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The Financial Express

Hungary PM Orban says EU sanctions on Russia have "backfired"

| Updated: September 27, 2022 18:29:16


Hungarian Prime Minister Viktor Orban attends the autumn session of parliament in Budapest, Hungary on September 26, 2022 — Reuters photo Hungarian Prime Minister Viktor Orban attends the autumn session of parliament in Budapest, Hungary on September 26, 2022 — Reuters photo

Hungary should prepare for a prolonged war in neighbouring Ukraine, Prime Minister Viktor Orban said on Monday, sharply criticising European Union sanctions imposed on Russia which he said have "backfired", driving up energy prices.

Orban, long at odds with the EU over some of his policies seen in Brussels as anti-democratic, urged a ceasefire to end the war and said the sanctions against Russia were dealing a blow to Europe's economy.

Orban, who was re-elected for a fourth consecutive term in April, now faces surging inflation, plunging consumer confidence and the prospect of a recession next year, reports Reuters.

He told parliament it was no surprise that governments were falling in Europe, referring to the Italian election on Sunday following which Giorgia Meloni looks set to lead Italy's most right-wing government since World War Two.

"We can safely say that as a result of the sanctions, European people have become poorer, while Russia has not fallen to its knees," Orban said. "This weapon has backfired, with the sanctions Europe has shot itself in the foot."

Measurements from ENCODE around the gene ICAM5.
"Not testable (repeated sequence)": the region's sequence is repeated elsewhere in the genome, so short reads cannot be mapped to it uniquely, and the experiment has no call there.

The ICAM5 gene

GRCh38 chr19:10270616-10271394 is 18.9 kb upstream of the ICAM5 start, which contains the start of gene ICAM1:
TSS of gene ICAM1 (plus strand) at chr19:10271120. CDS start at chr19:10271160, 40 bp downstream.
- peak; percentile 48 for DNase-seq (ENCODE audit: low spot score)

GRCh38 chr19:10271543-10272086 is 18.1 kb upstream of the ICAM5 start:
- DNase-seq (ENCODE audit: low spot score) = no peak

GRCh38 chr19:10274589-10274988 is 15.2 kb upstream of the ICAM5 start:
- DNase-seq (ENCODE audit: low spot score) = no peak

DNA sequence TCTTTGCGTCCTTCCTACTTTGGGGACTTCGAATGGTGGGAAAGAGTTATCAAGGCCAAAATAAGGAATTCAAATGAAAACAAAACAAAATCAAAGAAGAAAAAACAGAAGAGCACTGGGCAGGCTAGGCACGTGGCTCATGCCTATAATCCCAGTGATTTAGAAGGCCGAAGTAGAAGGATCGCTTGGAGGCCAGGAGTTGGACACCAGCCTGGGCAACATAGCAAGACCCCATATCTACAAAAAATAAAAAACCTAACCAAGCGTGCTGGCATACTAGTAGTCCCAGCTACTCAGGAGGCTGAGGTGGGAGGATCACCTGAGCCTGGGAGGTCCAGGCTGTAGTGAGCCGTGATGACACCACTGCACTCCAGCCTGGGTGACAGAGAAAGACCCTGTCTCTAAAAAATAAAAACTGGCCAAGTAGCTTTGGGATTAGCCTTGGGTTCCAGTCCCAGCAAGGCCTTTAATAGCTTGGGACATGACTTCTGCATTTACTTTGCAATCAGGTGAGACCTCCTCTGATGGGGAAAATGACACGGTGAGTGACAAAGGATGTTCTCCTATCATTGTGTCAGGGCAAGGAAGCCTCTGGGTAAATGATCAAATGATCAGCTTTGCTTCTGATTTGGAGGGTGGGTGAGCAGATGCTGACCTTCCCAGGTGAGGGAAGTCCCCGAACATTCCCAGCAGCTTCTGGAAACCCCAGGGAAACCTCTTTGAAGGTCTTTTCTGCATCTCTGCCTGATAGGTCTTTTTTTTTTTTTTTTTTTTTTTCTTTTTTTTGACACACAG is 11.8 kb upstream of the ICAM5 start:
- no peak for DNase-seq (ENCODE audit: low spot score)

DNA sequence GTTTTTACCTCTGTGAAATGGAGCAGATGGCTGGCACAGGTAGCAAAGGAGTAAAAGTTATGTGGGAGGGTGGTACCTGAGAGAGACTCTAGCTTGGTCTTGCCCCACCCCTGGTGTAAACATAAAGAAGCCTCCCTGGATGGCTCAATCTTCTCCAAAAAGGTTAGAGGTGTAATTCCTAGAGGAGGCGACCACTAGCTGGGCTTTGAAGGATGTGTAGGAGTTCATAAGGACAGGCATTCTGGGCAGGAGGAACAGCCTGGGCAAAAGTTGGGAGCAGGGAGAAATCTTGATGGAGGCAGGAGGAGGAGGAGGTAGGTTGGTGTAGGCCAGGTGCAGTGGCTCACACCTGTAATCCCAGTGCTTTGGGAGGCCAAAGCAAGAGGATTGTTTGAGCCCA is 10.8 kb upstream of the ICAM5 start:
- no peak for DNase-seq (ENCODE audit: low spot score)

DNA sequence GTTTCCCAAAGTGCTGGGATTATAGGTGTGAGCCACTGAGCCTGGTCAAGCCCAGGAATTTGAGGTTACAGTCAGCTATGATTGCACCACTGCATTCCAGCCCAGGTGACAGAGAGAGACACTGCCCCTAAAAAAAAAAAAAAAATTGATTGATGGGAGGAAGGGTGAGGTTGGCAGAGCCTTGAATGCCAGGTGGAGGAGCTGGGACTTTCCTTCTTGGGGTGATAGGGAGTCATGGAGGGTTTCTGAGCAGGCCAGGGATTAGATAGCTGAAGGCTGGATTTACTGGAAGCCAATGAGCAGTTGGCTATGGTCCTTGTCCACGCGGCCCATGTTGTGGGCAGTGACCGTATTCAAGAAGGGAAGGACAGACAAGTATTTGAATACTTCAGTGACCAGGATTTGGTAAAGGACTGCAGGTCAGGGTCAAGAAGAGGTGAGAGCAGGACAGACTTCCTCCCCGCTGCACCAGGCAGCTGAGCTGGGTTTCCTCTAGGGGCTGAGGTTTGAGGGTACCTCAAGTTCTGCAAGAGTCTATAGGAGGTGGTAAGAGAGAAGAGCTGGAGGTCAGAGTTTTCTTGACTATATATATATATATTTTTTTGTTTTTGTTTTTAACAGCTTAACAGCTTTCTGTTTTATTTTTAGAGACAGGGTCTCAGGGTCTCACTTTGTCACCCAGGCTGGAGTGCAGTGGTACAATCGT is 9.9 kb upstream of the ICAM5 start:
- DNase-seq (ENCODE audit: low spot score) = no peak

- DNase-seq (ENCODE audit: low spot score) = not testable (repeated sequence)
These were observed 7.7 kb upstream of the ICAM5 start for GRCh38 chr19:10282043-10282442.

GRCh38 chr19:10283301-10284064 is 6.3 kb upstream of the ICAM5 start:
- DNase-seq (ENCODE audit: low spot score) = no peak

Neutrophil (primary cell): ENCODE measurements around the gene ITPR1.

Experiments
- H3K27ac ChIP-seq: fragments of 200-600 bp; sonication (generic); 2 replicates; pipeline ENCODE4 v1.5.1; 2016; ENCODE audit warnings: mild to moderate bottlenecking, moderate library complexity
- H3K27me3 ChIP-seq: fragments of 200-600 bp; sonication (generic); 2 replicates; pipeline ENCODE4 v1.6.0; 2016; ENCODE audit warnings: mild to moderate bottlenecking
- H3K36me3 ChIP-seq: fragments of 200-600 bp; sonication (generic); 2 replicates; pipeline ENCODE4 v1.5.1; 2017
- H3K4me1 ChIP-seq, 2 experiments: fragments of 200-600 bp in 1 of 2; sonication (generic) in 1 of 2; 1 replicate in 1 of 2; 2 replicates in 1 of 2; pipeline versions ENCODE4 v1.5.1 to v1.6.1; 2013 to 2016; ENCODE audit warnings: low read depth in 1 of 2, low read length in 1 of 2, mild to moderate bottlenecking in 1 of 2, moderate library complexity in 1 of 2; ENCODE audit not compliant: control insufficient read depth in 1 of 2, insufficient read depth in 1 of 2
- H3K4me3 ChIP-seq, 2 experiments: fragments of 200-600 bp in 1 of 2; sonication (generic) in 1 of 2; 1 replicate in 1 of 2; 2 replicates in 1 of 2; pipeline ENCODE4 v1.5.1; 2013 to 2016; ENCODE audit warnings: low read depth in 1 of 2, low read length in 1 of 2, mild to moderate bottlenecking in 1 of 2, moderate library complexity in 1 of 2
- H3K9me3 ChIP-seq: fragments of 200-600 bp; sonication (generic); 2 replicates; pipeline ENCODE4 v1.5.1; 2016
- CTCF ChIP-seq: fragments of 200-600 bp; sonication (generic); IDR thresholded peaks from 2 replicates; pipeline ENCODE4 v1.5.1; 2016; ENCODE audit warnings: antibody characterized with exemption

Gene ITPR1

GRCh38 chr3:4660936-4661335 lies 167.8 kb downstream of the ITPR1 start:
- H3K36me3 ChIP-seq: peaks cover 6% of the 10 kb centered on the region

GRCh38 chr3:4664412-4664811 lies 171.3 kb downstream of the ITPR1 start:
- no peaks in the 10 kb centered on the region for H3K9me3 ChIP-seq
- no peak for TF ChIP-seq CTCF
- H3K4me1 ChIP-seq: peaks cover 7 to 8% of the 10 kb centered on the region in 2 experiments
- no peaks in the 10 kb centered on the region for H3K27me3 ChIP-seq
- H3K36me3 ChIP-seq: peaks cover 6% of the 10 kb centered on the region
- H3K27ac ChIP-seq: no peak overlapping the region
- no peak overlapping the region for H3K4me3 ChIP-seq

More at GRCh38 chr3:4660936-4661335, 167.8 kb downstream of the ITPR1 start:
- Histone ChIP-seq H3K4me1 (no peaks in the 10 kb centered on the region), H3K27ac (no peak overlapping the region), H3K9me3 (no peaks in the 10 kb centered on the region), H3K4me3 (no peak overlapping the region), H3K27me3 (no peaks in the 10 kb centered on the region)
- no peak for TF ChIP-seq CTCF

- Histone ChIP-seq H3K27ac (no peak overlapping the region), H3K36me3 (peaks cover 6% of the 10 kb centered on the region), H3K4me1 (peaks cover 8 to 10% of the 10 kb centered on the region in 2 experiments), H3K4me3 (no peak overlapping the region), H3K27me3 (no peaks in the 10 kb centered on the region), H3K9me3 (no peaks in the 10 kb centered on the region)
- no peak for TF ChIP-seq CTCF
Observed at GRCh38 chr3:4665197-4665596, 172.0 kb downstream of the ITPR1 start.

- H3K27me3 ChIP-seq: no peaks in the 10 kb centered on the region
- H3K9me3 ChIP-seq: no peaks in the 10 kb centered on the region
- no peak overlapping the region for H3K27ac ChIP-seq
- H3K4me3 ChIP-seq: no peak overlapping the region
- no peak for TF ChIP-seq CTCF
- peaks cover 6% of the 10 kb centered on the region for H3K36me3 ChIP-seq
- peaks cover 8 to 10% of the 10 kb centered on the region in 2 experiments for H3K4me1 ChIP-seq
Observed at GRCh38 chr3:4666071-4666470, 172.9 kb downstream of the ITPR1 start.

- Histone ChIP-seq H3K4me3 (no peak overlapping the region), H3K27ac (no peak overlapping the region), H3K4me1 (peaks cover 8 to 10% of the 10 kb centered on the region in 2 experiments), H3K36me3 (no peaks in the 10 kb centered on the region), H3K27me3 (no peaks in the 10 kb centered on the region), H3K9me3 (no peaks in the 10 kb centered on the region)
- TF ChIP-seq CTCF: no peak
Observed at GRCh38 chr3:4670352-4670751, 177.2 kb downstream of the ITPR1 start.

"We are waiting for an answer, the entire Europe is waiting for an answer from Brussels on how long we will keep doing this," he said, adding it was also time to discuss the sanctions with the United States.

Orban, whose government is in talks with the European Commission to secure billions of euros in EU funds blocked over rule-of-law concerns, said his government would launch a "national consultation" asking Hungarians about sanctions. Orban has previously used this campaign tool to shore up domestic support for his Fidesz party on policies such as gay rights or migration.

Orban said his government had revised its long-term energy strategy and aims to overhaul the power system and extend the lifespan of the Paks nuclear power plant, with a total of 32 big investments planned to be financed using EU funding.

"If the Brussels bureaucrats do not give us this money, which Hungary is eligible for, then we will get the necessary funds from other financial sources," Orban said, adding Hungary had started talks with the EU and "other international partners". He did not elaborate.

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